The Fragile Friendship Between Faith and the Arts

Ken Fong
Ken Fong
Churchgoers are willing to embrace fine art, but artists don’t know if they want to claim the church.

Twenty years ago, a healthier relationship between Christianity and the fine arts seemed to be on the horizon. Image Journal and CT sister magazine Books & Culture had launched. In 1999, I traveled to Austin on behalf of another magazine, re:generation (which I then edited), to profile a young man named David Taylor, the “arts pastor” at Hope Chapel. He was the first person I had ever met with that title.

Since then, I have met more and more arts pastors. Image and Books & Culture are, thankfully, with us still (re:generation is not). Considerably more Christians are arts-literate, and eager to support and engage artists, than two decades ago. Some of the efforts sponsored by Christians have reached impressive scale, like the annual citywide ArtPrize project in Grand Rapids, Michigan.

There is also more support today for artists whose work goes beyond explicitly Christian themes. Makoto Fujimura’s abstract expressionism commands ever higher prices from collectors, including many Christians, and he has recently taken a position at Fuller Theological Seminary alongside Taylor. Charlie Peacock founded Art House America and has mentored a generation of Christian musicians and other artists with his wife, Andi Ashworth. Much of his early work (including with Amy Grant) was radio-ready. But in 2005 he released a free jazz album, Love Press Ex-Curio, and has produced records that cross all genres.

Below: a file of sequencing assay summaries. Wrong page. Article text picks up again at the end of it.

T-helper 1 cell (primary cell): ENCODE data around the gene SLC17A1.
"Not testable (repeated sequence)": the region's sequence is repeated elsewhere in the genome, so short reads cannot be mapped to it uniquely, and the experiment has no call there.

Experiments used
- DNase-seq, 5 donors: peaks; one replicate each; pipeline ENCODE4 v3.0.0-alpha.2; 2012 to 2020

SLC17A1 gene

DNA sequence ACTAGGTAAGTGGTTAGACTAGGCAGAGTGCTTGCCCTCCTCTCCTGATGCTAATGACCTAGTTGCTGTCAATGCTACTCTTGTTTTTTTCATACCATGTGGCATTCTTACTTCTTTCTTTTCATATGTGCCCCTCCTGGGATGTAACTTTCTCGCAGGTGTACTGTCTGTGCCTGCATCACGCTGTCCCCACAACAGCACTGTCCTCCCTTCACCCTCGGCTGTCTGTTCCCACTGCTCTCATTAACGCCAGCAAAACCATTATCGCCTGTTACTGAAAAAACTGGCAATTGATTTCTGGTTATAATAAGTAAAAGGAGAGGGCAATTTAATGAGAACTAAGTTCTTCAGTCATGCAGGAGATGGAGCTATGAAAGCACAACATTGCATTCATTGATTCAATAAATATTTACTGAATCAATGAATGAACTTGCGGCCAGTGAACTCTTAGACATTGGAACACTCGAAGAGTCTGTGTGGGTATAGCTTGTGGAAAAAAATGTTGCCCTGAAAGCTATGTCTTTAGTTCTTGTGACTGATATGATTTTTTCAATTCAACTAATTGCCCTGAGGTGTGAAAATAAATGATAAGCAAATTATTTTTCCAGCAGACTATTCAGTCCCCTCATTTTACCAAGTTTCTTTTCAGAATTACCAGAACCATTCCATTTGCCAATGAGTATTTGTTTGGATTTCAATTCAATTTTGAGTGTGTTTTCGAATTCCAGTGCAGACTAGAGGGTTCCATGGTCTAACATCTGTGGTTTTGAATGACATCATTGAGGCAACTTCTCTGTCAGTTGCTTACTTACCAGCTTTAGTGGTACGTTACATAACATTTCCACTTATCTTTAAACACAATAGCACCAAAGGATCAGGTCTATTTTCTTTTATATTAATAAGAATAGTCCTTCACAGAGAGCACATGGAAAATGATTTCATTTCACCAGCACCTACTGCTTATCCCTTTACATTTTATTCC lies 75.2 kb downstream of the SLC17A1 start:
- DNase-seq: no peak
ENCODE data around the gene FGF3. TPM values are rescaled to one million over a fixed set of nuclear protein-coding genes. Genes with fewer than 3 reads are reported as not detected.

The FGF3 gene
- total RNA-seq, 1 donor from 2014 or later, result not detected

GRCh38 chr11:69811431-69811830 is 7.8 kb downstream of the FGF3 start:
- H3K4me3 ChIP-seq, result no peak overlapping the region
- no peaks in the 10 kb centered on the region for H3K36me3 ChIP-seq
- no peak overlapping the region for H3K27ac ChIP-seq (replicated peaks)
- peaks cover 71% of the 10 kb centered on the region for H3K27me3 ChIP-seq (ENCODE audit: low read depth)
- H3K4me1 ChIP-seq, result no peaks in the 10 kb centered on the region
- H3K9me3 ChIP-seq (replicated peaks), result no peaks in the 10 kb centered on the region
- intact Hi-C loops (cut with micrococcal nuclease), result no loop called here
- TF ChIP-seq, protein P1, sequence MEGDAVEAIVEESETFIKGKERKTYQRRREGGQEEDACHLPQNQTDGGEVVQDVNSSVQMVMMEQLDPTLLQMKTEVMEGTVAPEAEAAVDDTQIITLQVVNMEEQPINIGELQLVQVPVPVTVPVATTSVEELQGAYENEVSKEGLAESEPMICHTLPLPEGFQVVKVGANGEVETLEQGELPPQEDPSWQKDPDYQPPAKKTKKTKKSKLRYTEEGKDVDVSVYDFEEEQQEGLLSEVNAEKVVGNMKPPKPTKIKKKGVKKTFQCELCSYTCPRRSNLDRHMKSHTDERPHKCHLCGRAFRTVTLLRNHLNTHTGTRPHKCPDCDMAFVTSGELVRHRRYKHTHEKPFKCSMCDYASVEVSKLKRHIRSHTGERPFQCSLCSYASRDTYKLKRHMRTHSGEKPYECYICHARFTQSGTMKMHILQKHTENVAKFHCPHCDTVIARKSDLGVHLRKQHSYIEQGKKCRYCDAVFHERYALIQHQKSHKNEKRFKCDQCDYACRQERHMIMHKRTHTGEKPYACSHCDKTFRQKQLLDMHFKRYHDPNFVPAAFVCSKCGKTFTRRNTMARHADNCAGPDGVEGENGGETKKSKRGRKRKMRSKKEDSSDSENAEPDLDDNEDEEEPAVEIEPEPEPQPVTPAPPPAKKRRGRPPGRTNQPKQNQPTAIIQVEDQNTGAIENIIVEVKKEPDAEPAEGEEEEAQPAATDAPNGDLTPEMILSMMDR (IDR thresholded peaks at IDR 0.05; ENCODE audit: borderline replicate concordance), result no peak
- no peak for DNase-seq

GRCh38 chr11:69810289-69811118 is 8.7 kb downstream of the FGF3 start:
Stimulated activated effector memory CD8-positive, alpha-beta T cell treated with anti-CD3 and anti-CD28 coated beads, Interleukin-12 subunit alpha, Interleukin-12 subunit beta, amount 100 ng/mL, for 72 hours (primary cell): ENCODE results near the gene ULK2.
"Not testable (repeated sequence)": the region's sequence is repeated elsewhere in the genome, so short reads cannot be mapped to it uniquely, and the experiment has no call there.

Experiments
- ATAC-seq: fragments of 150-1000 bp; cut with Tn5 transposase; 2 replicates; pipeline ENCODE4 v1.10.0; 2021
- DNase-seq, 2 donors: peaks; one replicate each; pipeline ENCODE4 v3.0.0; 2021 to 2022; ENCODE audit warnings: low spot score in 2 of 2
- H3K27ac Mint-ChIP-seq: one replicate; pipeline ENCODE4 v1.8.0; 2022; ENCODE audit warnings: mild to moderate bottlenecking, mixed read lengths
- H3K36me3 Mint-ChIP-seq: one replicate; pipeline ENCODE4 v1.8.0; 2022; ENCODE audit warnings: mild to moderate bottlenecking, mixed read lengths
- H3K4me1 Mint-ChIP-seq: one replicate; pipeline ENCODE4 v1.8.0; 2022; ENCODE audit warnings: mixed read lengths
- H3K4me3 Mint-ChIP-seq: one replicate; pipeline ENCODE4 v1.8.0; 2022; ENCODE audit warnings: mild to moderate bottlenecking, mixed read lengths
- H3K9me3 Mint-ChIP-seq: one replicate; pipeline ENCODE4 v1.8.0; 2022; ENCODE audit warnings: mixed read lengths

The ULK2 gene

Yet even as churches are more willing to engage the arts, artists who work at the highest levels of craft are engaging the church less readily. This may be because, broadly speaking, Christians continue to vote with their dollars for popular entertainment. The God’s Not Dead franchise has grossed more than $70 million to date. Producers of heartfelt but musically unchallenging worship music are making more money than any church musician in history. Paradoxically, the success and visibility of “Christian” entertainment may actually be making it harder for serious artists to identify publicly as Christians.

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SOURCE: Christianity Today
Andy Crouch